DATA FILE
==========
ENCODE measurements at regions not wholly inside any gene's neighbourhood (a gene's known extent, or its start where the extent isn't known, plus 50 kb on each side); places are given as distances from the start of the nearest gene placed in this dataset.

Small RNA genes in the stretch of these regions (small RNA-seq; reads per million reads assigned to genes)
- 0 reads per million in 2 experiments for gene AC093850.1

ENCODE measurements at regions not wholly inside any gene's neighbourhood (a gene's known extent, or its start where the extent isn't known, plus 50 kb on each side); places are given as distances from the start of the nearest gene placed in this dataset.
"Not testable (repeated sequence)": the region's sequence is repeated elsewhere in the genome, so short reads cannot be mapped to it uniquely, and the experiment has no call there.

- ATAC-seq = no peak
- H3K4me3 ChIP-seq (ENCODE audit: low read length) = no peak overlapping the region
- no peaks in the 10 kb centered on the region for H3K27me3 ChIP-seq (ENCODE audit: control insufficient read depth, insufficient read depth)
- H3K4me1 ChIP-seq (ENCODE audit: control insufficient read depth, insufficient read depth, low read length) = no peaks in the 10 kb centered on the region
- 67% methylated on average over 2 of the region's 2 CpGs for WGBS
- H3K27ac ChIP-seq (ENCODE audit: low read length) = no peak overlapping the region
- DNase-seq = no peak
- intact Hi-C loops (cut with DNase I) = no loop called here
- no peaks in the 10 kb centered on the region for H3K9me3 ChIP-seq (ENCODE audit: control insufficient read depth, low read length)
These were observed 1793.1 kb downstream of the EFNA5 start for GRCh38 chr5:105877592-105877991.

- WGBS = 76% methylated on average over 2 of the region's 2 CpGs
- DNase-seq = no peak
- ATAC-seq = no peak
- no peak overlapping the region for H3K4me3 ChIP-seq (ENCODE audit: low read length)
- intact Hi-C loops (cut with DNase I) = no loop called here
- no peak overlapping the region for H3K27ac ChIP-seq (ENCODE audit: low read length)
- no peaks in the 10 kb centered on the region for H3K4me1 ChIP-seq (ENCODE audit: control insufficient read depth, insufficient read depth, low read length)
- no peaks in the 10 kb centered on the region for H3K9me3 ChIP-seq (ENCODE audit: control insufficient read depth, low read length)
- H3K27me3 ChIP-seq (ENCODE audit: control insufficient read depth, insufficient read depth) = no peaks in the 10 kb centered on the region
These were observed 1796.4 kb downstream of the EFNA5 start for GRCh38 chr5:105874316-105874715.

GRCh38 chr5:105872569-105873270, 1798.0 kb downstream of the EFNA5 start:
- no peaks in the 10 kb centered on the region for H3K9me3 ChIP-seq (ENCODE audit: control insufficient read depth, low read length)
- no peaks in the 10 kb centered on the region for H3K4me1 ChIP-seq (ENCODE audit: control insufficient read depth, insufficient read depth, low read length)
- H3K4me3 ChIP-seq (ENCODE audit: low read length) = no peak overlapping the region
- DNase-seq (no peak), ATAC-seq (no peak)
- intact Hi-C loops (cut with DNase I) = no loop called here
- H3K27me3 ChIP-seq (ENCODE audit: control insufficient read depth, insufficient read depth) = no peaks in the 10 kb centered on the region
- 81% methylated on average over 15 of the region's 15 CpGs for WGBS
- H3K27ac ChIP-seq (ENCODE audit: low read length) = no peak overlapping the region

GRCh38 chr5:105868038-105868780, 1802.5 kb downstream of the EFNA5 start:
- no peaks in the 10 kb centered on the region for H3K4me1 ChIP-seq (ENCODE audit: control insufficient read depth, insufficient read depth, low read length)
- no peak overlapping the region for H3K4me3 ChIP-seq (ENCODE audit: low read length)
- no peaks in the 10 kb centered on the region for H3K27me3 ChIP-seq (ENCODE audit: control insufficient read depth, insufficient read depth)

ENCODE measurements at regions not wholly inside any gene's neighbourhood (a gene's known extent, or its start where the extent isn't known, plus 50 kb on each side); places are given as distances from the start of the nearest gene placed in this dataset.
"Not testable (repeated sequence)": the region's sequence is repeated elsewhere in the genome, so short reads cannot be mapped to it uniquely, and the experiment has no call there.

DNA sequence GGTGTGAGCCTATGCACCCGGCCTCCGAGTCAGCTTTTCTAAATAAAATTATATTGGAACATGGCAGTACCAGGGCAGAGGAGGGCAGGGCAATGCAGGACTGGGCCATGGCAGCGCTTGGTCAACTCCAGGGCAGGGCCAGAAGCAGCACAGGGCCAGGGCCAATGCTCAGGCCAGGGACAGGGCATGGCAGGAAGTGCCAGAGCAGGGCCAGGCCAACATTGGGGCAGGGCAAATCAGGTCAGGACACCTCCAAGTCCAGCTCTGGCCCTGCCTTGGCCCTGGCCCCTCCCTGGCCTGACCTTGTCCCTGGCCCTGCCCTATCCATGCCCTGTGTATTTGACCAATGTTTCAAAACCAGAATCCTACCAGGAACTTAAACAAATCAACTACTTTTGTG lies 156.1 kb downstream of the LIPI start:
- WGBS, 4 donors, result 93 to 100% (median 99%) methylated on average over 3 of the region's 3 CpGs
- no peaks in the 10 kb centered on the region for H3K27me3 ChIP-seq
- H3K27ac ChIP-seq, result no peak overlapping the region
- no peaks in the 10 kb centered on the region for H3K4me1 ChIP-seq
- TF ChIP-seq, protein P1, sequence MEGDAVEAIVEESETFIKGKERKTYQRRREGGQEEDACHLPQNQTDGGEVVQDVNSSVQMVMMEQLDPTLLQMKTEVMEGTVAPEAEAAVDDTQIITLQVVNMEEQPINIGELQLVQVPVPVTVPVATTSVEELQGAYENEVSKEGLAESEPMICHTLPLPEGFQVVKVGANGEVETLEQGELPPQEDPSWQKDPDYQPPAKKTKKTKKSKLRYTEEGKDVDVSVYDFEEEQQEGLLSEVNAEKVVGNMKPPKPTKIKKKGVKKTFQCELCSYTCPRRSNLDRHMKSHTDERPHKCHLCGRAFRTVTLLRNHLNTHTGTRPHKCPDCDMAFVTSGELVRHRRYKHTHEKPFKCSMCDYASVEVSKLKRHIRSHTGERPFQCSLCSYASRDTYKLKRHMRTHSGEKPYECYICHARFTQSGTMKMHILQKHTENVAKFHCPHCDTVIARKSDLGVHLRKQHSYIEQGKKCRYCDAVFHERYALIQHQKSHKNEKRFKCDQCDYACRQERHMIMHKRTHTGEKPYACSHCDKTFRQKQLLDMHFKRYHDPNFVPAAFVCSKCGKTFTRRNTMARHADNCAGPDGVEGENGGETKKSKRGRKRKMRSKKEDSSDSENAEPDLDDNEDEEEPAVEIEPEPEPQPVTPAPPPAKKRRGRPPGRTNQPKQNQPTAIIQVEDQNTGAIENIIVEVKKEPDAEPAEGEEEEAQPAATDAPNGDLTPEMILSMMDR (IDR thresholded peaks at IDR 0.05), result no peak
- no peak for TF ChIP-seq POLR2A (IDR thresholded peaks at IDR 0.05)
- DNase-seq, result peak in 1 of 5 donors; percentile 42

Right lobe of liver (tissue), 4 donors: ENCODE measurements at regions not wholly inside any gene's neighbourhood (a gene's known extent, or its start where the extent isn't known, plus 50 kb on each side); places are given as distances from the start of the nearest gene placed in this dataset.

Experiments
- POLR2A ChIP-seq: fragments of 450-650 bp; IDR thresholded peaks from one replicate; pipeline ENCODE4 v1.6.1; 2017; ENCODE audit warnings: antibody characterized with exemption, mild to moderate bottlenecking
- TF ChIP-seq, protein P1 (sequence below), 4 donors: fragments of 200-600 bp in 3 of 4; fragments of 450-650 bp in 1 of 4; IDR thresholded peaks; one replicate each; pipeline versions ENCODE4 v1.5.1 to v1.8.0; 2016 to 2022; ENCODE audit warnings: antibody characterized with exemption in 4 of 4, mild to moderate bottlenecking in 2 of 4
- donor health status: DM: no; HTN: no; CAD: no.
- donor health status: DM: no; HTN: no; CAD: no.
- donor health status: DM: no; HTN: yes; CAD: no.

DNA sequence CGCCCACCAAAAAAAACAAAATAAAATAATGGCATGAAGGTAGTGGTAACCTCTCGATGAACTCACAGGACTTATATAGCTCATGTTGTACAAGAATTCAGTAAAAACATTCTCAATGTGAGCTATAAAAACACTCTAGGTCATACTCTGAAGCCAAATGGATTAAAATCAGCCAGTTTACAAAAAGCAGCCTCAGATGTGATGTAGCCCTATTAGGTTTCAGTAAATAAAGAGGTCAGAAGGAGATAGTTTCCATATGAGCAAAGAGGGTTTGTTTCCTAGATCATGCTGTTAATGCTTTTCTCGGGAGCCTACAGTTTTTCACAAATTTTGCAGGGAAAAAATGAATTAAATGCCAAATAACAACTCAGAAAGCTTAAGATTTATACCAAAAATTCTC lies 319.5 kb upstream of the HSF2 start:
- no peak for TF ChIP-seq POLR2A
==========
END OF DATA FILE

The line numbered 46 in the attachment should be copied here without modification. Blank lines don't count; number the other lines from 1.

- TF ChIP-seq, protein P1, sequence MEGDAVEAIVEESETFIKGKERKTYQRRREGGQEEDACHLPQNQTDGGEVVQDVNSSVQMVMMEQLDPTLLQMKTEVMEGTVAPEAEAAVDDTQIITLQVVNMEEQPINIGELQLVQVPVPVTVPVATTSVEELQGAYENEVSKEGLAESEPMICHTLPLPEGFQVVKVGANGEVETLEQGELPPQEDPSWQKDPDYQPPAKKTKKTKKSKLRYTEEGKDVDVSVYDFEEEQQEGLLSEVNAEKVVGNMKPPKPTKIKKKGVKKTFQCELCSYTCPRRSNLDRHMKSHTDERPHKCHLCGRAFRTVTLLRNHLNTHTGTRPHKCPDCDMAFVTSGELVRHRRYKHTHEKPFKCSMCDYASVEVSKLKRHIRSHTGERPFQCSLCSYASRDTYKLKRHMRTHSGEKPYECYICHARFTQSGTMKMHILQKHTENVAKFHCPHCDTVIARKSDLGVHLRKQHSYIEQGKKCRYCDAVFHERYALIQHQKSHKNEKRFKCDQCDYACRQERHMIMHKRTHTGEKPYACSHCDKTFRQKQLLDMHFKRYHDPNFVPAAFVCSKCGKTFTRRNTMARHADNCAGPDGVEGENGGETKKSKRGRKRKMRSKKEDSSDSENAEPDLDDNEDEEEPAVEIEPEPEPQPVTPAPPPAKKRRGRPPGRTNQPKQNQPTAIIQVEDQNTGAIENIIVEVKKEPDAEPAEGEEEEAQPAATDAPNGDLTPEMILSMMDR (IDR thresholded peaks at IDR 0.05), result no peak